What we know about income inequality: Unions on the decline

March 7, 2014

There are a lot of things that “explain” inequality. Technology, finance, societal, and cultural changes have all played their part. In this series, Counterparties takes a look at the various things that correlate with rising income inequality in order to ascertain how we got to this economy and where we might go from here. For story tips/comments/complaints email us at Counterparties.Reuters@gmail.com.

In February, the United Auto Workers lost a fight to unionize workers at a Volkswagen plant in Tennessee. The vote was taken as a symbol for all organized labor in the South — particularly because Volkswagen was tacitly supportive of the unionization movement.

Shortly after that, Evan Soltas set off a debate by questioning the long-term viability of organized labor in the US, and what that means for inequality.

Union membership in the US was at 11.3% in 2013 — and only 6.7% for private sector workers. That 11.3% figure has tumbled from 20.1% in 1983, when BLS started putting out official data. Going further back, union membership is at its lowest since the Great Depression.

The idea that declining union participation is a factor in increasing inequality has been around for a while. Harvard economist Richard Freeman has been writing about it since the 1970s. In 2003, David Card, at Berkeley, along with Thomas Lemieux and W. Craig Riddell at the University of British Columbia, wrote a paper testing unions’ effects on inequality in the US, the UK, and Canada.

Card lays out the problem from an economics perspective: while unions lead to higher wages for unionized workers (typically about 5-15%), they may also depress the wages for non-unionized workers. Even when taking that into account, the researchers found that unions do make wages more equal for men (though not for women*). It then follows that the decline of unionization has led to increased inequality in the US.

It’s hard to tell just how much, but Card has a guess. I reached out to Card this week, who said that his analysis in an interview with the Minneapolis Fed, while several years old, still holds:

My results suggest that the decline in unionization is a small but noticeable part of the overall increase in inequality for men over the past 30 years—maybe 10 to 20 percent of the total. It was most important for workers at the middle of the wage distribution … As unionization has gone away, there has been some downward drift in the level of wages (relative to the top skill groups) and an opening up of wage inequality in sectors like trucking and manufacturing. Both effects are important, but they’re only a small part of the overall trend.

When I asked Card how the Great Recession had affected this phenomenon, he chuckled. “There are no unions,” he said (I assume only slightly hyperbolically). The manufacturing industry in the US has fallen continuously in the 2000s, he noted, and “the Great Recession put a stake through the heart of it.”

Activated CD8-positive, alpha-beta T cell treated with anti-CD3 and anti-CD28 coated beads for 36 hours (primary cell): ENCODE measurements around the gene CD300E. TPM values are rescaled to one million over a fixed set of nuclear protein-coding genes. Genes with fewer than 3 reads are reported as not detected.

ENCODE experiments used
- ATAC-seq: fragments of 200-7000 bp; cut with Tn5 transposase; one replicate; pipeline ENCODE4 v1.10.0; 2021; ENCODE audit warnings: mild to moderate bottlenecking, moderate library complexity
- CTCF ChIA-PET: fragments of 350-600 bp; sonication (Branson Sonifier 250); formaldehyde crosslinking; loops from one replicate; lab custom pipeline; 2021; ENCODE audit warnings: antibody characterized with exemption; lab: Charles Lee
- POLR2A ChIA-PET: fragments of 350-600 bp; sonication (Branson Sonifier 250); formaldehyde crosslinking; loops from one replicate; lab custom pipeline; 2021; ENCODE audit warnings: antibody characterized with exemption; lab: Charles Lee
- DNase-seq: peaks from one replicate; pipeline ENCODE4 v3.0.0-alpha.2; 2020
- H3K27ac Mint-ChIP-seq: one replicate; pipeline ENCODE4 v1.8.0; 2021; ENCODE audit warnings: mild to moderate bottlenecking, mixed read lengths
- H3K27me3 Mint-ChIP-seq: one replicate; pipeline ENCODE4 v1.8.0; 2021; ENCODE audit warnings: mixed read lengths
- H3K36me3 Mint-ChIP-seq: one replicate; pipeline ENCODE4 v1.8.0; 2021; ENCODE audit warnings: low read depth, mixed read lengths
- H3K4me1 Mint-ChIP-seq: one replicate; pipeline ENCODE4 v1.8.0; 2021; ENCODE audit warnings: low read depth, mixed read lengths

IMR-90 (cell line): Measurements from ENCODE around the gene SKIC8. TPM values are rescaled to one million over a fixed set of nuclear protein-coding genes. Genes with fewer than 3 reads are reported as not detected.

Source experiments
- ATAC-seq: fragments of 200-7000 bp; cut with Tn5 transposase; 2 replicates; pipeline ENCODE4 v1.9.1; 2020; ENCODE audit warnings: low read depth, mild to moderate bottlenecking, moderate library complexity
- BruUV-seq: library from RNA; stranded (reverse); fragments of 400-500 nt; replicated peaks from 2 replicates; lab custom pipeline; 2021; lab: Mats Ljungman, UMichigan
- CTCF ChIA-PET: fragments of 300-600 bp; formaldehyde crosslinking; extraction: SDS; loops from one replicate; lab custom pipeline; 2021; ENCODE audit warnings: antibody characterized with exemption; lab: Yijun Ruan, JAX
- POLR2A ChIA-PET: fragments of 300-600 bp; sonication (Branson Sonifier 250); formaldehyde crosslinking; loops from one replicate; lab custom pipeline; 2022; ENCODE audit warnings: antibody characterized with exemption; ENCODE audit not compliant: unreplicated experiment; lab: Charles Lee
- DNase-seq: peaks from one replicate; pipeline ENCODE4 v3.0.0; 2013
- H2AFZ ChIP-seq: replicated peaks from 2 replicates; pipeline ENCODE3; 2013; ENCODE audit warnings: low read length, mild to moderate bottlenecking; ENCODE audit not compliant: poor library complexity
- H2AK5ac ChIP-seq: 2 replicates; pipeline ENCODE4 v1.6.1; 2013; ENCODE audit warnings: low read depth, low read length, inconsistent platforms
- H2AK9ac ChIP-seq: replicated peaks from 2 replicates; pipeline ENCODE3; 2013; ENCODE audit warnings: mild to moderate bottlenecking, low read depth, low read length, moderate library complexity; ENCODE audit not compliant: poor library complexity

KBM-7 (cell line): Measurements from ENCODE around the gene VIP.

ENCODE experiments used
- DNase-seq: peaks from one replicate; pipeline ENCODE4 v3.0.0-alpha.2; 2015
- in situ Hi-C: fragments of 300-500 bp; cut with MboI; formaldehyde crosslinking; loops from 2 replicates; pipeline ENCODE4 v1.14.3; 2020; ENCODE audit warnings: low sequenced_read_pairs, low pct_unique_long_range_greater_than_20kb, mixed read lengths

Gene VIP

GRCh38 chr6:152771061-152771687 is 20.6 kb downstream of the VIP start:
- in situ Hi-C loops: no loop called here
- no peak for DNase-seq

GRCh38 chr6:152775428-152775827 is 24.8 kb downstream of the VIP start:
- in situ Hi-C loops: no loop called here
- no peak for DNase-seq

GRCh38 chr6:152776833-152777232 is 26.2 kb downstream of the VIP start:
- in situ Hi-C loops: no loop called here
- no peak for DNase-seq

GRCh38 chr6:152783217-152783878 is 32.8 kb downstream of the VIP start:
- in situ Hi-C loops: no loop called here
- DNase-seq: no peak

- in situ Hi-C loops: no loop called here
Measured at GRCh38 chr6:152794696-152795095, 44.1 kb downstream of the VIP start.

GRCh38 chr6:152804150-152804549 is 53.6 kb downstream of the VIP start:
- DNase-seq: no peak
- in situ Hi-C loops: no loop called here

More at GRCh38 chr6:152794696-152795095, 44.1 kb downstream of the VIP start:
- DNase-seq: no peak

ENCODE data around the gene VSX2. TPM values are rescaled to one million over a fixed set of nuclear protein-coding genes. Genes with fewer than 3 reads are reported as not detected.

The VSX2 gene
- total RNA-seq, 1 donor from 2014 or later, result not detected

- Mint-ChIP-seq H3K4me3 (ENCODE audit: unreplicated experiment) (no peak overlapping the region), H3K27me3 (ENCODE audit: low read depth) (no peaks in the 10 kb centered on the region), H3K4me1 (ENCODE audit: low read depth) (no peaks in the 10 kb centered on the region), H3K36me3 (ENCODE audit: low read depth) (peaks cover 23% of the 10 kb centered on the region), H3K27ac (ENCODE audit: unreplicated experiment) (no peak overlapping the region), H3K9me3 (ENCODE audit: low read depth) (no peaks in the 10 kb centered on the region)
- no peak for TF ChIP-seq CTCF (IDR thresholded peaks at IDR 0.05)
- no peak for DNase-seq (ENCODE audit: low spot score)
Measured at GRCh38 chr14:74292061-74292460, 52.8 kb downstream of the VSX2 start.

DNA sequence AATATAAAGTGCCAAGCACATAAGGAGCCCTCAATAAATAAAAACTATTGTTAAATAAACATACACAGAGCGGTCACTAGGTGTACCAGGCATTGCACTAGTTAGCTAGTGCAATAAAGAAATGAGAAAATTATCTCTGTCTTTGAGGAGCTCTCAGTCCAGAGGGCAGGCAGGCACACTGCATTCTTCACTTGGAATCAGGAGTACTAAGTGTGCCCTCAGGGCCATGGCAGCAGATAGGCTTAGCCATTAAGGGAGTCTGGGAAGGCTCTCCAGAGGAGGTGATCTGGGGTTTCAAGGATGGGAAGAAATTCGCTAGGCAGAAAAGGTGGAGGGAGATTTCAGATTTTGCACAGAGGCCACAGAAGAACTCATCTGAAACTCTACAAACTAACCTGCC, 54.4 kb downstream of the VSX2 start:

In his argument, Soltas assumes this conclusion to be true. The question for him, then, is can anything replace them? “Since the decline of unions,” he says, “the U.S. political system has done a poor job of sharing prosperity with workers — and since unions aren’t a real option going forward, we have to look for other ways to build employee bargaining power.”

Not everyone is in agreement that unions are dead, though. Michael Wasser, at Jobs With Justice, argues it is broken labor law that stands in the way of union growth, and, further, that unions play an important political role on the left that Soltas doesn’t account for. Therefore they can, and should, grow again. Michael Hiltzik asks where labor reforms are supposed to come from, if not unions. Daniel Altman suggests that “to stop the erosion of labor’s bargaining power, action at home would not be enough; workers would have to act at the global level.”

Kevin Drum, however, agrees with Soltas that unions are dead — and he’s pessimistic about the options to replace them: “no one on the left seems to have any serious ideas about what this countervailing power might be now that labor is a shadow of its former self.”

The demise of organized labor in the US isn’t a new idea. But it remains an important one for understanding the changes our economy is undergoing. Unions have historically been an equalizing force that bolstered the middle class, both economically and politically. The demise of them leaves a hole in the American political economy that, if not filled by unions or something else, will likely lead to an even more unequal society.

* This is a little outside of the scope of this piece, but the other part of the paper’s finding is that unionization doesn’t have an effect on the equality of wages for women. The authors posit that’s because of the nature of the different kinds of unionized work that men and women tend to do: traditionally unionized male occupations like truckers and auto workers get a lot of income benefits from unions above what they would make doing the same thing as a non-unionized worker. The salaries of traditionally unionized female occupations, like teachers and nurses, tend to be, first, higher because they generally require a bachelor’s degree, and more institutionalized. The unions are therefore less necessary for equalizing pay.

Previously in this series:

What we know about income inequality: Better marriages may mean more inequality
What we know about income inequality: America’s disappearing ‘middle-skill’ jobs and falling wages

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